Guide to Quitting Smoking

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It’s hard to stop smoking. But you can quit! Since 2002, there have been more former smokers in the US than there are current smokers – you can become one of this growing number!

Many organizations offer information, counseling, and other services to help you quit, as well as information on where to go for help. Other good resources to ask for help include your doctor, dentist, local hospital, or employer.

More information from your American Cancer Society

Here’s more information you might find helpful. You also can order free copies of our documents from our toll-free number, 1-800-227-2345, or read most of them on our website, www.cancer.org.

More on how to quit

Increase Your Chances of Quitting Smoking

Quitting Smoking: Help for Cravings and Tough Situations (also in Spanish)

Guide to Quitting Smokeless Tobacco

Smoking and using tobacco

Questions About Smoking, Tobacco, and Health (also in Spanish)

Smokeless Tobacco

Cigarette Smoking (also in Spanish)

Cigar Smoking (also in Spanish)

Child and Teen Tobacco Use

Women and Smoking (also in Spanish)

Smoking in the Workplace: A Model Policy

Tobacco and the LGBT Community

Death and harm from smoking

Smoking and Cancer Mortality Summary Table

Tobacco-Related Cancers Fact Sheet

If someone you know is quitting

Helping a Smoker Quit: Do’s and Don’ts

Cancer screening

Lung Cancer Prevention and Early Detection

American Cancer Society Guidelines for the Early Detection of Cancer (also in Spanish)

National organizations and websites*

If you want to quit smoking and need help, contact one of the following organizations. Along with the American Cancer Society, other sources of information and support include:

Centers for Disease Control and Prevention
Office on Smoking and Health

Free quit support line: 1-800-784-8669 (1-800-QUIT-NOW)
TTY: 1-800-332-8615
Website: www.cdc.gov/tobacco

    The quit support line offers information on smoking and health as well as help with quitting. Languages and range of services vary by your state of residence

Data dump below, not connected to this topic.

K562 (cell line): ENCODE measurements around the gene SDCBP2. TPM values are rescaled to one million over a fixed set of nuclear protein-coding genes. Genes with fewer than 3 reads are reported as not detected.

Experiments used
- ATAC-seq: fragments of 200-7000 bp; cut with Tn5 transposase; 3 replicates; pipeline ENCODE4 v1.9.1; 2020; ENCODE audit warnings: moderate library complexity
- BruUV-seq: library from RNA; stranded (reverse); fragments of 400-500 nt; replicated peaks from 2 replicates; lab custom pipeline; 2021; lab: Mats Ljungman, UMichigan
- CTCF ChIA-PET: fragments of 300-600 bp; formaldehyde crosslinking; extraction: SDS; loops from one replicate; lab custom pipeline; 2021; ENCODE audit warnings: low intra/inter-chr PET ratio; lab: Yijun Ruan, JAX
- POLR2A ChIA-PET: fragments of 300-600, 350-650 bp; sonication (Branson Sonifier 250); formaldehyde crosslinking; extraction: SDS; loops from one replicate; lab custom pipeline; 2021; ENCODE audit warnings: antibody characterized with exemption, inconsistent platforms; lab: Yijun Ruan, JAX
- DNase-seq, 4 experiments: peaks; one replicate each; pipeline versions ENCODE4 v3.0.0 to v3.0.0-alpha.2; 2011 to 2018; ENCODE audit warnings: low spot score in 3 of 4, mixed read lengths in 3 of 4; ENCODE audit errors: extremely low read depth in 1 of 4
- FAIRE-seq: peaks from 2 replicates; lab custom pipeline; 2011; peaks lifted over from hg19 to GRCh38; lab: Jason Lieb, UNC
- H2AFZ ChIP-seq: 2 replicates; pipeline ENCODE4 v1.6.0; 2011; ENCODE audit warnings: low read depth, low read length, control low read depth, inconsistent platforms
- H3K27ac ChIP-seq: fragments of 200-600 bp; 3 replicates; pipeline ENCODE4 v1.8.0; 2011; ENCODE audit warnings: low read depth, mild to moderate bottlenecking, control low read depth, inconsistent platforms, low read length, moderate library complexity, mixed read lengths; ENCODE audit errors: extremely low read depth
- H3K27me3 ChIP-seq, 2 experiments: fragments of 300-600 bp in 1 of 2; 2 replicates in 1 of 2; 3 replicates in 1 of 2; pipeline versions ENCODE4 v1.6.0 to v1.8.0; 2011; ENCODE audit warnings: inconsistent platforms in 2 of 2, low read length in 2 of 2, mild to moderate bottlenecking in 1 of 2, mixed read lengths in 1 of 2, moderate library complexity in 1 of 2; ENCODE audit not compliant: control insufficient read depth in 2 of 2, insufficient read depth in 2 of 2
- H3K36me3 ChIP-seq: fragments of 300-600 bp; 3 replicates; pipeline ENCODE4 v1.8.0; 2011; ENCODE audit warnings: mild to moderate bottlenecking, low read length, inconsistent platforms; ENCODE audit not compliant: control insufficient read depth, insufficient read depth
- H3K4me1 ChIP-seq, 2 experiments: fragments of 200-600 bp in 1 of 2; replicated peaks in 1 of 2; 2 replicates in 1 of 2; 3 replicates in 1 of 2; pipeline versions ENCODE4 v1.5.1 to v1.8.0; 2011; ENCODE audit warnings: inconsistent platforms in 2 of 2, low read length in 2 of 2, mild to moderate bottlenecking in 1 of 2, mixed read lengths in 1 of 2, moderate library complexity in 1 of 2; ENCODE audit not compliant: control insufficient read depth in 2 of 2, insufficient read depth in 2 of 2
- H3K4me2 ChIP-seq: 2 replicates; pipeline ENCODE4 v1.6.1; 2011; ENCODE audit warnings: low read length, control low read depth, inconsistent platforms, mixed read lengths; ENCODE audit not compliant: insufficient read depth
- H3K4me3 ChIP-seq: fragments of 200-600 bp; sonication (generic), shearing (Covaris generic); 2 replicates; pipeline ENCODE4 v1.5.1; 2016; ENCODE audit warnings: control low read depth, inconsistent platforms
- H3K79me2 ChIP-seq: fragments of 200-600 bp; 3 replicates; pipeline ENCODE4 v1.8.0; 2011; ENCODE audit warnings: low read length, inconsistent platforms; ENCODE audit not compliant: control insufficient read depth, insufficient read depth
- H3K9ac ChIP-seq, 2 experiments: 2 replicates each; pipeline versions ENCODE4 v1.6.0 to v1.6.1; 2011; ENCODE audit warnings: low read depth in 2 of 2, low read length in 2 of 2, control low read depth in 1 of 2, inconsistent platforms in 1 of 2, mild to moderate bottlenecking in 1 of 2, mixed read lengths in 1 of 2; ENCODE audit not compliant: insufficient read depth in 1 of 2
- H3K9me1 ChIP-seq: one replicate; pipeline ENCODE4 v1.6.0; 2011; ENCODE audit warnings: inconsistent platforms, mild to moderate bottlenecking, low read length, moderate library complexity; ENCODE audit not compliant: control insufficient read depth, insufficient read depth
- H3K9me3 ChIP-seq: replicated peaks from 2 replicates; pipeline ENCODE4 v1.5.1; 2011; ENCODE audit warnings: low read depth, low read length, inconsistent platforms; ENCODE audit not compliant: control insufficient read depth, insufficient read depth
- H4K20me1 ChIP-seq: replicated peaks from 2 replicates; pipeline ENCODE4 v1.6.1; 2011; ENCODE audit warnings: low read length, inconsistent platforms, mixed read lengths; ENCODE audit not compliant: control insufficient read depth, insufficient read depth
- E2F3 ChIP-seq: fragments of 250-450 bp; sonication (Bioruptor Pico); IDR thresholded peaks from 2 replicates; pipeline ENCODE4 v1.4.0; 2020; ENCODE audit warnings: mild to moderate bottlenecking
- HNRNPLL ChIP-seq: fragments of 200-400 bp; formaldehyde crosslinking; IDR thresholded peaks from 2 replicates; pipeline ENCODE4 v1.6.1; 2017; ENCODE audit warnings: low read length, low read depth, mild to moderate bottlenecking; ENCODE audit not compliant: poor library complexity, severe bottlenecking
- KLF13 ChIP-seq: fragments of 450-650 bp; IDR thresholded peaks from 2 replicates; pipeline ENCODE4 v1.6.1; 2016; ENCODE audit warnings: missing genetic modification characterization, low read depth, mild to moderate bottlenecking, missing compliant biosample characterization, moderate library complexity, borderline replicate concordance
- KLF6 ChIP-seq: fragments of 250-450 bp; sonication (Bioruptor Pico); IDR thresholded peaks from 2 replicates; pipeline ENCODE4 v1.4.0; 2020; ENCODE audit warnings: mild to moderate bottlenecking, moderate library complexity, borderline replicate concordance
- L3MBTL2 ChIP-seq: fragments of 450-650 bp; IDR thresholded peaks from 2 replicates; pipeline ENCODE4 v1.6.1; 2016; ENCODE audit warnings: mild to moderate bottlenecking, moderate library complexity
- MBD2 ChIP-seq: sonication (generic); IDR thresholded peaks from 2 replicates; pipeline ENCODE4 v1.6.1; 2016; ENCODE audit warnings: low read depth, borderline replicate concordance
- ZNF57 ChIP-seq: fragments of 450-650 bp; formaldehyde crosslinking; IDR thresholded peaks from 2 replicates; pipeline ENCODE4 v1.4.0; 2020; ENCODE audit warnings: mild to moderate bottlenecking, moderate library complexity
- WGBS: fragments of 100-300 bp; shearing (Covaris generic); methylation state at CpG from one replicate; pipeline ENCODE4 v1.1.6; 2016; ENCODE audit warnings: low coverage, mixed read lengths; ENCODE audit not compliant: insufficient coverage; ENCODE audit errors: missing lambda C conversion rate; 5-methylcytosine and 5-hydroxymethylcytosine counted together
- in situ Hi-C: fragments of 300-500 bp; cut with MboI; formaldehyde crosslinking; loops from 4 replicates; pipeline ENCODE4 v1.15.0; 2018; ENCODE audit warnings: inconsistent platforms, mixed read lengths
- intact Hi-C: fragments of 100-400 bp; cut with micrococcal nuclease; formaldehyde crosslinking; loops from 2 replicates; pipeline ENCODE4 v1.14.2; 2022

Nicotine Anonymous (NicA)
Toll-free number: 1-877-879-6422 (1-877-TRY-NICA)
Website: www.nicotine-anonymous.org

    For free information on their 12-step program, meeting schedules and locations, print materials, or information on how to start a group in your area

QuitNet
Website: www.quitnet.com

Offers free, cutting-edge services to people trying to quit tobaccoNational Cancer Institute
Free tobacco line: 1-877-448-7848 (1-877-44U-QUIT) (also in Spanish)
Direct tobacco website: www.smokefree.gov

    Quitting information, quit-smoking guide, and counseling are offered, as well as referral to state telephone-based quit programs (if needed for special services)

American Heart Association
Toll-free number: 1-800-242-8721 (1-800-AHA-USA-1)
Website: www.americanheart.org

Environmental Protection Agency (EPA)
Telephone: 202-272-0167
Website: www.epa.gov

    Has advice on how to protect children from secondhand smoke, a Smoke-free Homes Pledge, and other tobacco-related materials on the direct website, www.epa.gov/smokefree, or at 1-866-766-5337 (1-866-SMOKE-FREE)

American Lung Association
Toll-free number: 1-800-548-8252
Website: www.lungusa.org

    Printed quit materials are available, some in Spanish. Also offers a low cost quit-smoking program “Freedom from Smoking Online” at www.ffsonline.org; a free version is available, too

*Inclusion on this list does not imply endorsement by the American Cancer Society.

No matter who you are, we can help. Contact us anytime, day or night, for information and support. Call us at 1-800-227-2345 or visit www.cancer.org.


Last Medical Review: 02/06/2014
Last Revised: 02/06/2014